Apr 14 2012
This is an album of massive scope. It is a hornets nest of mixed metaphors. There are so many ways to paint the air rushes and cross currents of this album, that even taking a more holistic approach to sizing this album up still wouldn’t do it justice. And taking into consideration that Scott Dubois‘ inspiration for Landscape Scripture was the Impressionist Movement, perhaps the inability to frame this album in concrete terms is proof of the recording’s success.
But let’s try anyway…
Your album personnel: Scott DuBois (guitar), Gebhard Ullmann (tenor sax & bass clarinet), Thomas Morgan (bass), and Kresten Osgood (drums).
The sources of influence are many. Naturally, there’s some jazz in here, of both Nordic and African traits. There’s some material that can be traced to a rock lineage. There are moments of folk music, especially that variety of Old Folk Music… the kind that would be played fireside back when the Grimm’s were jotting down outlines for fairy tales. Classical music informs the compositions; free jazz emanates from the solos. These are some of the album’s facets.
Another of the album’s facets, a prominent one, is viewed best through the solos. Dubois and Ullmann both bring the heat on their respective instruments. Dubois’ solos take a shape of upward motion, building up to the sky. Ullman’s solos, both on tenor sax and bass clarinet, maintain the precise fury of a welder creating bonds through intense pressure and heat. Taken together, as they sometimes are throughout the album, it gives the sensation of watching a film about the building of skyscrapers viewed in time lapse.
The flight & return of soloing instruments casts a wide net of entertainment. On tracks like “Prairie Suite” and “Lake Shore Suite,” just when it seems as if guitar or sax has gone exploring too far distant, they return, and sometimes to a home base that greets them with a different sound than that which sent them off. The interactions during those reunions create a wonderful sense of Everything Old Is New Again.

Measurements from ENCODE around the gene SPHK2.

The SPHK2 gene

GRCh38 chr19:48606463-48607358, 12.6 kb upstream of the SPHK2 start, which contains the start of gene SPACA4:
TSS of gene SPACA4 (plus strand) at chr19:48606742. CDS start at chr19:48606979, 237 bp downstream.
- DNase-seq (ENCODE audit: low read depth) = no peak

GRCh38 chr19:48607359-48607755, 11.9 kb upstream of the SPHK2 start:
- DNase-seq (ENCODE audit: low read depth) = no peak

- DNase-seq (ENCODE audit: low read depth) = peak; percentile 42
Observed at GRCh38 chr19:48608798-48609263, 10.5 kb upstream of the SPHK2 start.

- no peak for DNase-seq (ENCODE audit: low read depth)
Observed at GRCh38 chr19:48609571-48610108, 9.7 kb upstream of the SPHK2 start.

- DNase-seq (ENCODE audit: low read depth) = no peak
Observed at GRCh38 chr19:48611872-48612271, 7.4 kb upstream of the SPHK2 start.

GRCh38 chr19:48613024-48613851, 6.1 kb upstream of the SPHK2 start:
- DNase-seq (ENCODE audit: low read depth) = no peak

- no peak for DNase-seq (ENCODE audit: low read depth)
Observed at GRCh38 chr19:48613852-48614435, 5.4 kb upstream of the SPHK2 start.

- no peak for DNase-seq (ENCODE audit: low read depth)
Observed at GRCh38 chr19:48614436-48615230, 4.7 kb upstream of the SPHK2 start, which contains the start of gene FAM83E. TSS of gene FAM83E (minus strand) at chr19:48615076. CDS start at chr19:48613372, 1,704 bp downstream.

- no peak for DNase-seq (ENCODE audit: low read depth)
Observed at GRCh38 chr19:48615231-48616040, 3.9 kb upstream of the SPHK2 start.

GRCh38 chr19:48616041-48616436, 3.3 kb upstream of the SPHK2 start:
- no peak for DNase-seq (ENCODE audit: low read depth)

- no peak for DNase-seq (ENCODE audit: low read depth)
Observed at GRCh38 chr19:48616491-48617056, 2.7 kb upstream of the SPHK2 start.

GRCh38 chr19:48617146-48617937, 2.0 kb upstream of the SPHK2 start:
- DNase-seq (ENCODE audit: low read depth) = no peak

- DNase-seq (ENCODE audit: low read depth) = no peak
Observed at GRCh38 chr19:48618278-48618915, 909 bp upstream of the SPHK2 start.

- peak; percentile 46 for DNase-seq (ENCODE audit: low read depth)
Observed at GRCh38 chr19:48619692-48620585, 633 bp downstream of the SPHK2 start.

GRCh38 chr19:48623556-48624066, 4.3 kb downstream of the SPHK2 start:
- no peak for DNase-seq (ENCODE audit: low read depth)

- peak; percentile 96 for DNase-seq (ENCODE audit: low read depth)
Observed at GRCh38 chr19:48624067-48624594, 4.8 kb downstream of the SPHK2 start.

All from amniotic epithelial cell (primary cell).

Second track “Prairie Suite” epitomizes what a slippery album this is to try and nail down with a succinct description. It opens with a brilliant drum and bass combo; drum a comforting, yet frenzied patter, and bass a steady gallop that just sings with lyricism (I’m addicted to Morgan’s bass section in this song). Guitar enters with a dreamy casualness, echoes of Steve Tibbetts. Then sax steps up with plaintive howls and guttural growls, and now we’re in Pharoah Sanders on Impulse territory. But I’m only giving facets of this track. There is a lot going on here, yet it has a simplicity that makes it so easy to listen to (not to mention, a joy). Dubois takes over the song halfway through with a series of blistering solos, joined by Ullmann on bass clarinet. Approaching the finale, the fire is tamped down with a folk tune cheerfulness on guitar, though the bass clarinet keeps going all Baba Yaga in the background.
Four of the tracks represent the haystacks in all four seasons. It begins with “Spring Haystacks,” a slow burn, like the sun rising and the drip of melting snow. “Summer Haystacks” is a joyous tune, fluttering sax, polyrhythms of many dancing feet, and the gentle strum of guitar like warm sunshine. Osgood is solid throughout the recording, but it’s on “Summer Haystacks” that he really shines through.
“Autumn Haystacks” is another standout track. It drifts in like the tides; sax, a seagull calling out from behind a wall of fog. If Lou Reed ever had an inclination to take Velvet Underground into jazz territory, this is some of what it would’ve sounded like. Ambient but with a dark threatening undercurrent, a stoned haze of atmosphere, but with a street wisdom gained the hard way. Intensity, delivered without ever rearing its head. Just the insinuation of danger. Powerful stuff.
The album ends with “Winter Haystacks,” a slow determined sway like the return of snow drifts and cold dark nights. The four “Haystacks” compositions don’t stray too far from one another. Summer has a bit more life than the other three, but they all are strongly connected in tone and impact. The four seasons may be as different from one another as anything can be, but Dubois instills in his four “seasons” an abounding subtlety that makes differentiation a bit more problematic.
It’s quite an astounding album. Dubois tapped into a vein of epic artistic expression and drew out a recording of expansive breadth and vision.
Released on the Sunnyside Records label. Jazz from NYC.
You can stream the entire album (and purchase it) on the label’s Bandcamp page. Remember, bandcamp allows you to purchase in a number of different file formats, including lossless, at no additional charge.